The lowdown : Bacteria and drinking water

Keeping hydrated keeps us happy, healthy, and alert – but drinking water can also make us unwell if we don’t keep its source clean and hygienic. Today, we’re going to be discussing how this can happen, what the consequences might be, as well as how to prevent your drinking water becoming contaminated.

The bacteria

BacteriaThe first, important, thing to say, is that bacteria can, and does, safely exist in drinking water. This only becomes a cause for concern when certain types of bacteria, called pathogens, are allowed to grow, these are bacteriums, viruses, or microorganisms that cause disease. The Scottish Consumer Focus Group (2009), conducted a microbiological study, collecting samples of water from water coolers and fountains in schools, leisure centres, offices, and care homes, and found that 26% of these were contaminated, containing bacteria such as E.coli, Pseudomonas, and Staphylococcus aureus.

Pseudomonas are a bacterium that is naturally found in many types of water, and the majority of us come into contact with pseudomonas on a daily basis and are unaffected, however, for immunosuppressed groups, such as those with cystic fibrosis, severe burns, or those subject to foreign device installation (such as an IUD or pacemaker), they can lead to the development of wound, ear, and respiratory infections.

E.coli (Escherichia) is a coliform bacteria that can cause severe digestive upsetWater and abdominal cramps. This bacteria poses a risk to children under the age of five, elderly people, and individuals who already have longstanding medical conditions such as AIDs, as it can lead to kidney failure and a dramatic reduction in red blood cells.

Staphylococcus aureus (commonly known to cause ‘staph infections’) are another bacterium that most of us come into contact with on a regular basis, without causing long term, or harmful, effects. Staphylococcus aureus can cause skin conditions such as boils or abscesses, however, it can also cause more serious or longer lasting infections such as impetigo or cellulitis, and can be resistant to antibiotics, making treatment very difficult.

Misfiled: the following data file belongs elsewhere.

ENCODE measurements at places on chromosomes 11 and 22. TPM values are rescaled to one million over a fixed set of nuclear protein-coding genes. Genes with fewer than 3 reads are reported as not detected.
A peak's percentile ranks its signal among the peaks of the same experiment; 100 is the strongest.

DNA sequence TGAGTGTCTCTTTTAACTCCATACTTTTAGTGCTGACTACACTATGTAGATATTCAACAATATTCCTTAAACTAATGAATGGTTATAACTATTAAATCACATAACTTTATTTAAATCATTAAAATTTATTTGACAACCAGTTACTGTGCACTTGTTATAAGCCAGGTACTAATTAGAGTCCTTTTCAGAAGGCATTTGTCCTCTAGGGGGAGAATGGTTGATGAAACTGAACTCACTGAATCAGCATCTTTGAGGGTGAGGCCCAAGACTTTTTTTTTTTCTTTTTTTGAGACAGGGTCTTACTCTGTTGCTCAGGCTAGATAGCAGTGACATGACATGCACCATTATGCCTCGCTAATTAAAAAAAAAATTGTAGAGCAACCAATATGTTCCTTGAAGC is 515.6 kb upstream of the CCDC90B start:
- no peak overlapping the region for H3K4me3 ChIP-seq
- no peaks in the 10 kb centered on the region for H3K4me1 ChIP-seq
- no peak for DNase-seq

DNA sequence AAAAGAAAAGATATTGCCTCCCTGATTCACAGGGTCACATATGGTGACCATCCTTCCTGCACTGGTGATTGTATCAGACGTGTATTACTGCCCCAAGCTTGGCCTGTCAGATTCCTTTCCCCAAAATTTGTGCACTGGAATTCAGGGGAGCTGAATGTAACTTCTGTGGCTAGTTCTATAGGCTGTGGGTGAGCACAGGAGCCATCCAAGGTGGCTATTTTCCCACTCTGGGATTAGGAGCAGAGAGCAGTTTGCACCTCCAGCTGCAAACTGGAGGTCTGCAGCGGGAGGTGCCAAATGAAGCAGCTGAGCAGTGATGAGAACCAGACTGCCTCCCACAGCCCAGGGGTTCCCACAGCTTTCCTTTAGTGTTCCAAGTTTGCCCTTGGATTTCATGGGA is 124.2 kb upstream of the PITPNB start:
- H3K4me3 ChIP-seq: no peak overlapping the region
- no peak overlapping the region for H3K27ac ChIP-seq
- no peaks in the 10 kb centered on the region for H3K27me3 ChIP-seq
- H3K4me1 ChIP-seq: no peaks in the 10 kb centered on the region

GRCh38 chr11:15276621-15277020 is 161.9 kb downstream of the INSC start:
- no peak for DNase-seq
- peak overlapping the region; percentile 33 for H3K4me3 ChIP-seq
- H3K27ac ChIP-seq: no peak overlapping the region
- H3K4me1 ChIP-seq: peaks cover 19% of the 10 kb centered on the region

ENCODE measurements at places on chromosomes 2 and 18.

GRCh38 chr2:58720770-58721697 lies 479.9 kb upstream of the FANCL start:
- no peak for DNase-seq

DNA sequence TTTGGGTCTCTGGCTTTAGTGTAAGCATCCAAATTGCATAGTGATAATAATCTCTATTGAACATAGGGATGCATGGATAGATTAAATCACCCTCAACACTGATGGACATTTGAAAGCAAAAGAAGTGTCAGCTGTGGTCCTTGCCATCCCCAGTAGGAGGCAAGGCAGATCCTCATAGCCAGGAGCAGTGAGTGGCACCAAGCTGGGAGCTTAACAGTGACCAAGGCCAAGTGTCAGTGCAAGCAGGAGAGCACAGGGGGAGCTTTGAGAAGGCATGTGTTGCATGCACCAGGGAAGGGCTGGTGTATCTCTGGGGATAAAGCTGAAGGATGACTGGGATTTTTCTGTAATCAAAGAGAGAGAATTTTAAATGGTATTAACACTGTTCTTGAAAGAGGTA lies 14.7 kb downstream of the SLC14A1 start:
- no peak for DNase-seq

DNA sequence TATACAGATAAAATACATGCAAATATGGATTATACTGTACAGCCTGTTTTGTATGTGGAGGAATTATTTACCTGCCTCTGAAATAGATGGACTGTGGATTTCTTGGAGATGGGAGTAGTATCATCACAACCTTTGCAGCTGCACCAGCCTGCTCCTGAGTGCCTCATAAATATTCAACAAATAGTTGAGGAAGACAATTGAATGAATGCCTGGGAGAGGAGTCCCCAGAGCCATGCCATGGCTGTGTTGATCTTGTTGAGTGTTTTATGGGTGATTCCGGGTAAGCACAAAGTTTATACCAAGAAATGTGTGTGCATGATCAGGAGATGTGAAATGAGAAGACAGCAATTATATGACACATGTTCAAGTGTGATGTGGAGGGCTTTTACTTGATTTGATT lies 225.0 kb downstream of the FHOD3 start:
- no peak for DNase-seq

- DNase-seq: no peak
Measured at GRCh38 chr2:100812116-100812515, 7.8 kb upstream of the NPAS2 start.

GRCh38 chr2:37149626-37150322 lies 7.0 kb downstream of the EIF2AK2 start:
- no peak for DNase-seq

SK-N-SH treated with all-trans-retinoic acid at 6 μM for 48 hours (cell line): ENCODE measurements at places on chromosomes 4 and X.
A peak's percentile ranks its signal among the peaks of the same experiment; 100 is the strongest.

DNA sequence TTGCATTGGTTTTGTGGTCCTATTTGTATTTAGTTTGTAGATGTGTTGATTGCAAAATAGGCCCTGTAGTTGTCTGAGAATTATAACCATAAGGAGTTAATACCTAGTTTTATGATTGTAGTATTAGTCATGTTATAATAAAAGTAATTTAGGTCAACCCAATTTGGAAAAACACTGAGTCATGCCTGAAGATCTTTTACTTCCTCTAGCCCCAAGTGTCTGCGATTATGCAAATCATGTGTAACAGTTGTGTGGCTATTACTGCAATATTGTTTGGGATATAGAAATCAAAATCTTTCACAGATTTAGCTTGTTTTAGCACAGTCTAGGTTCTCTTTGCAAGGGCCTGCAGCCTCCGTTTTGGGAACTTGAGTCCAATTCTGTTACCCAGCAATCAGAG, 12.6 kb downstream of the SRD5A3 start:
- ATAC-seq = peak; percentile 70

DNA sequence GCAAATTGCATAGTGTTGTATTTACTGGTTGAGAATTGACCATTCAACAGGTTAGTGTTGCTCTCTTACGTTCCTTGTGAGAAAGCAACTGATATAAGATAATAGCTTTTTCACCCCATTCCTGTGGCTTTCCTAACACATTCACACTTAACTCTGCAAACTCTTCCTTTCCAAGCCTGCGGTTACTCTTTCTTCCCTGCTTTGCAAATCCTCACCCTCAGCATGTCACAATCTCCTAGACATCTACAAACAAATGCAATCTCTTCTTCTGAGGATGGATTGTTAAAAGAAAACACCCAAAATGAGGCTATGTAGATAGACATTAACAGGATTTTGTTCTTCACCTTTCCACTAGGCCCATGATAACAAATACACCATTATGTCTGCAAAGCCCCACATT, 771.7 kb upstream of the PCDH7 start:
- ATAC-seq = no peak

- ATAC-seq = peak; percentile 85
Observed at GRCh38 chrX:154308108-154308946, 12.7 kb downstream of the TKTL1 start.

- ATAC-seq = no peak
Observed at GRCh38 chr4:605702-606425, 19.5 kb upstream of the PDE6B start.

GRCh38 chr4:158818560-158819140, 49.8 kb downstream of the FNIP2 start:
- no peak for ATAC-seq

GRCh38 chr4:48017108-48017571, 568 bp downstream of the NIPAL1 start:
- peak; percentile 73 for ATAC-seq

The more serious variety of bacteria that can form in water is legionella. Legionella thrives in warm water, such as water that is exposed to the sun or heat sources for long periods of time. Exposure to legionella can result in legionnaires disease, a type of pneumonia causing confusion, persistent cough, muscle pain, and high temperatures.


How to keep your water clean

Water coolerAs we’ve mentioned previously, it is entirely normal and expected that a certain amount of bacteria finds it’s way into our water sources, however, an excess build up, or a build up of a certain type of bacteria happens when water sources are inadequately maintained, or contaminated.

Many organisations choose a bottle top water cooler, a water cooler in which water is held in a large bottle and dispensed through taps. By storing water stored in a bottle, you risk creating an exposed reservoir, where bacteria is able to grow.  The bottle can develop a ‘biofilm’, which is a coating of microbial matter that can enter the water cooler. There is also a risk of contamination from the handling process of switching the bottles across.

The most hygienic choice for a water cooler or fountain is one that works using point of use technology. This takes water directly from the source and dispenses it, as opposed to storing it in a closed reservoir.